Delays to the Enbridge Sandpiper project bringing greater volumes of Bakken crude onto the Enbridge Mainline system at Superior, WS threaten to limit the supply of crude to feed refineries in Quebec when Enbridge’s Line 9B reversal project comes online in November 2015. The market impact could push crude prices higher in North Dakota. Today we discuss the crude supply picture and possible impact when Line 9B opens up.
In Episode 1 we explained the somewhat tortuous path that crude oil has to travel to get to the origin of Enbridge’s Line 9B at Westover, Ontario – via Line 5 that runs across the top of Lake Michigan or via Lines 78 and 6B that deliver crude northeast from Flanagan, IL to Sarnia, Ontario. The predominantly light crude oil that Line 9B will deliver to refineries in Quebec Province was expected to mostly come from the North Dakota Williston Basin (Bakken) as well as some synthetic light crude processed from oil sands bitumen in Alberta. We pointed out that Enbridge plans to deliver light crude to Line 9B appear to rely on additional Bakken crude volumes that will flow onto their system from North Dakota at Superior, WS once the 225 Mb/d Sandpiper pipeline comes online in 2017. However, delays to Sandpiper (originally expected online early in 2016) mean that committed shippers on Line 9B may initially struggle to source adequate supplies to meet their take or pay arrangements with Enbridge. In the paragraphs below, we consider the existing crude diet of the refineries that Line 9B will feed in Quebec and then assess the market impact of limited crude supply before Sandpiper comes online.
The first of the two Quebec refineries that the Line 9B reversal is primarily designed to feed is the 137 Mb/d Suncor plant in Montreal. This refinery currently runs on a diet of crude supplied from four sources according to the company’s 2014 financial statements. The first source is rail – Suncor has a 36 Mb/d rail unloading terminal at the refinery that received an average of 33 Mb/d in 2014 (described as non-proprietary inland crude – likely light Bakken crude from North Dakota or Saskatchewan). The second source is East Coast light conventional Canadian crude - probably from offshore Newfoundland production fields (23 Mb/d). Next came 79 Mb/d of “other light conventional crude” that is likely imported to Montreal either from the East Coast by tanker along the St. Lawrence River or by pipeline on the Portland-Montreal pipeline (PMPL – more on this route and the St. Lawrence in a minute). The fourth source of crude for the Montreal refinery is about 21 Mb/d of heavy and sour conventional crude that is likely also imported from the East Coast or via the PMPL. Suncor will be able to continue using any of these routes to source crude after Line 9B opens but expects to eliminate imports – meaning they wish to source as much as 100 Mb/d from the new pipeline.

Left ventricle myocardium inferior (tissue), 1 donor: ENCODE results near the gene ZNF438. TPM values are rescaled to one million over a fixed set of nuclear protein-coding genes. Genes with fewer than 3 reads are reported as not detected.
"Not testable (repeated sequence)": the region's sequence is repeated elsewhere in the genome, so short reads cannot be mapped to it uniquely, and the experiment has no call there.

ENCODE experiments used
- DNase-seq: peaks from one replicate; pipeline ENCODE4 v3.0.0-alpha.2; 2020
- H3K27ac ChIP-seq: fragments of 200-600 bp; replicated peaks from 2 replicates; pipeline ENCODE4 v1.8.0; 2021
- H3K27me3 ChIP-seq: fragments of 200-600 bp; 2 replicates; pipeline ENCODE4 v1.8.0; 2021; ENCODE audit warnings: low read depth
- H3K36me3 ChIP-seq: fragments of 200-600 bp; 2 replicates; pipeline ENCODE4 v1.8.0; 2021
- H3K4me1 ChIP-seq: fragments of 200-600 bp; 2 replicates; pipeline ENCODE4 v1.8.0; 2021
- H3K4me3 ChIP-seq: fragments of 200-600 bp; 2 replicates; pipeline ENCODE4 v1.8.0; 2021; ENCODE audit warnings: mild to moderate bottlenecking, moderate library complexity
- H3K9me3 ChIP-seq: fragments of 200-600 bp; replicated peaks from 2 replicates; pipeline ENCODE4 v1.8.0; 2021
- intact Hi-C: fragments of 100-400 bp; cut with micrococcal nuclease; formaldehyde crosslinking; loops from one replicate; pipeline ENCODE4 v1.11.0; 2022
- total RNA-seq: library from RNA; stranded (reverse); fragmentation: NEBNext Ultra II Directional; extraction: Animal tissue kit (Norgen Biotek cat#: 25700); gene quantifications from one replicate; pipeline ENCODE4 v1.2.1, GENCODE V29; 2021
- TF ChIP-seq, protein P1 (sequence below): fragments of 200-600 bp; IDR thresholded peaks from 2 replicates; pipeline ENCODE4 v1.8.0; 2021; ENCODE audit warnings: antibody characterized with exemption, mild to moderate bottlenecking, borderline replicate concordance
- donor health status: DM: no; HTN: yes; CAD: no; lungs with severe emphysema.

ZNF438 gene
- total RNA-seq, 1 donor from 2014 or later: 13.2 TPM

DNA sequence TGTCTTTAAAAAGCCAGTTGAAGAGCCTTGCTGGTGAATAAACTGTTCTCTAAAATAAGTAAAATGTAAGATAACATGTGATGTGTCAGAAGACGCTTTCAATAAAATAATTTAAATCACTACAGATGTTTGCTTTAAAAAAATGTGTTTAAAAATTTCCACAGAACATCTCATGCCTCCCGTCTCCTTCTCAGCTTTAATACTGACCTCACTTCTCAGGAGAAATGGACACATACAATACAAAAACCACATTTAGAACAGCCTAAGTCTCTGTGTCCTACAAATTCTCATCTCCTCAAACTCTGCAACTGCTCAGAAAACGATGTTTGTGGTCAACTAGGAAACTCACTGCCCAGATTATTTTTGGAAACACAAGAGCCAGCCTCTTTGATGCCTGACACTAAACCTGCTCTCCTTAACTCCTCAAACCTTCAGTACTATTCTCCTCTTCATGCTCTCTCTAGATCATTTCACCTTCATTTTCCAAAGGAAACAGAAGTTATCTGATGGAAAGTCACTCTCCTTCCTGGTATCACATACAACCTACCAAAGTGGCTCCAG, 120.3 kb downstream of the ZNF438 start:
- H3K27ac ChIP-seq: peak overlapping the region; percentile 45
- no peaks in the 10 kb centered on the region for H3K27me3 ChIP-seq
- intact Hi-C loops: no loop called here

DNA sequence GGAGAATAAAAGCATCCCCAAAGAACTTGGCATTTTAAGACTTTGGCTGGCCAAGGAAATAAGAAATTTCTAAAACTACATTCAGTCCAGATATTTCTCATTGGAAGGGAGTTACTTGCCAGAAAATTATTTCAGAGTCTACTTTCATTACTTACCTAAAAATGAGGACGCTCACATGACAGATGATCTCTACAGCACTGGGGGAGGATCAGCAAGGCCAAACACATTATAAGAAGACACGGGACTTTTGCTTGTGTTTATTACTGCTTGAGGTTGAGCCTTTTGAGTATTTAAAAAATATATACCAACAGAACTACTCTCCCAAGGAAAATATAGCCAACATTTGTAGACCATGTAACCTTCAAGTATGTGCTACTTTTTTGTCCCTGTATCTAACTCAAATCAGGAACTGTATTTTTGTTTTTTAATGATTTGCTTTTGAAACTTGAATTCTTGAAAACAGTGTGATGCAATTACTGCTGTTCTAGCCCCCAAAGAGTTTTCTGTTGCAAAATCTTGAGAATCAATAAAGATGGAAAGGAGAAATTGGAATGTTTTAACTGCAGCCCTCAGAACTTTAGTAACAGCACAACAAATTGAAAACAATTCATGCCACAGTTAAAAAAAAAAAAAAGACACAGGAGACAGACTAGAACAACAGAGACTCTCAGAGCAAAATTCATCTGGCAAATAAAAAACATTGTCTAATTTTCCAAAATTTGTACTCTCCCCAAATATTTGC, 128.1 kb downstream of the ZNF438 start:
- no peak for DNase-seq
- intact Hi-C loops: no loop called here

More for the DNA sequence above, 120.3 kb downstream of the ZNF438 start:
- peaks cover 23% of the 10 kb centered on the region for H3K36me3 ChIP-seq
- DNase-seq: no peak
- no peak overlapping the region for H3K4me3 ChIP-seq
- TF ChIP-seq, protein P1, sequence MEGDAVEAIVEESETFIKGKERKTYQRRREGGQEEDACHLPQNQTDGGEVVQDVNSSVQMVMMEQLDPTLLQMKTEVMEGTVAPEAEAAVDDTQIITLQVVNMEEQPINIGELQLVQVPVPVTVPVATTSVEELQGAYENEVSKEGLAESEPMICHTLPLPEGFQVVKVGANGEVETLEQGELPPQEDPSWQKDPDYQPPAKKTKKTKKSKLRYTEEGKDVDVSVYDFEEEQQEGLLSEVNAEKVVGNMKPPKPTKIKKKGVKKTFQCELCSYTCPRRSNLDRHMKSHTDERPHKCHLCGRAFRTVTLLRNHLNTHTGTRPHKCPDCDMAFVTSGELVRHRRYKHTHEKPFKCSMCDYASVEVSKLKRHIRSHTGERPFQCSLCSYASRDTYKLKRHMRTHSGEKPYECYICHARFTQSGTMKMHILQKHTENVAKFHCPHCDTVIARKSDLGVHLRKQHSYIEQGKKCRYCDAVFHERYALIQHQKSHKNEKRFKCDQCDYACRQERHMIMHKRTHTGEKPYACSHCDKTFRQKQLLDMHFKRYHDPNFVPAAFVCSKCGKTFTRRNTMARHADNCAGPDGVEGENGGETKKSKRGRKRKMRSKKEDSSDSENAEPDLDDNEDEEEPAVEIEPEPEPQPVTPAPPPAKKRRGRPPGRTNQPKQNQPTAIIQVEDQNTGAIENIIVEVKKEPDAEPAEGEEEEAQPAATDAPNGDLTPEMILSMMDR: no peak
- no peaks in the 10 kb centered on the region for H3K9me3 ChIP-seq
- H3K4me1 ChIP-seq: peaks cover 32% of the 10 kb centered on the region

The second refinery in Quebec province is the 265 Mb/d Valero Jean Gaulin refinery located across the St Lawrence River from Quebec City at Lévis -155 miles up the St Lawrence River from Montreal. The Jean Gaulin refinery currently sources crude from Canadian East Coast offshore production and imports – delivered by tanker on the St. Lawrence River as well as Canadian and North Dakota light crudes delivered by rail to a 60 Mb/d rail unloading terminal at the refinery. Valero expects to use crude supplied via Line 9B to feed the Lévis refinery but their logistics will be considerably more complicated than Suncor. That’s because Lévis is 155 miles up the St Lawrence River from Montreal (where Line 9B terminates), so Valero has to ship crude to Lévis from their existing Montreal East storage terminal by tanker. To that end, the company purchased two 500 MMBbl capacity Panamax class tankers to shuttle crude back and forth from Montreal to Lévis. The two vessels will be limited to moving 350 MBbl depending on St. Lawrence water levels and both have Ice Class 1A certification, allowing them to navigate the river during the winter. Valero anticipate three vessel trips per week between Montreal and Lévis. After the reversal project was announced (March 2014) Valero stated they would source 50-60% of the Lévis refinery crude feedstock from Line 9B – that would be about 130 Mb/d.
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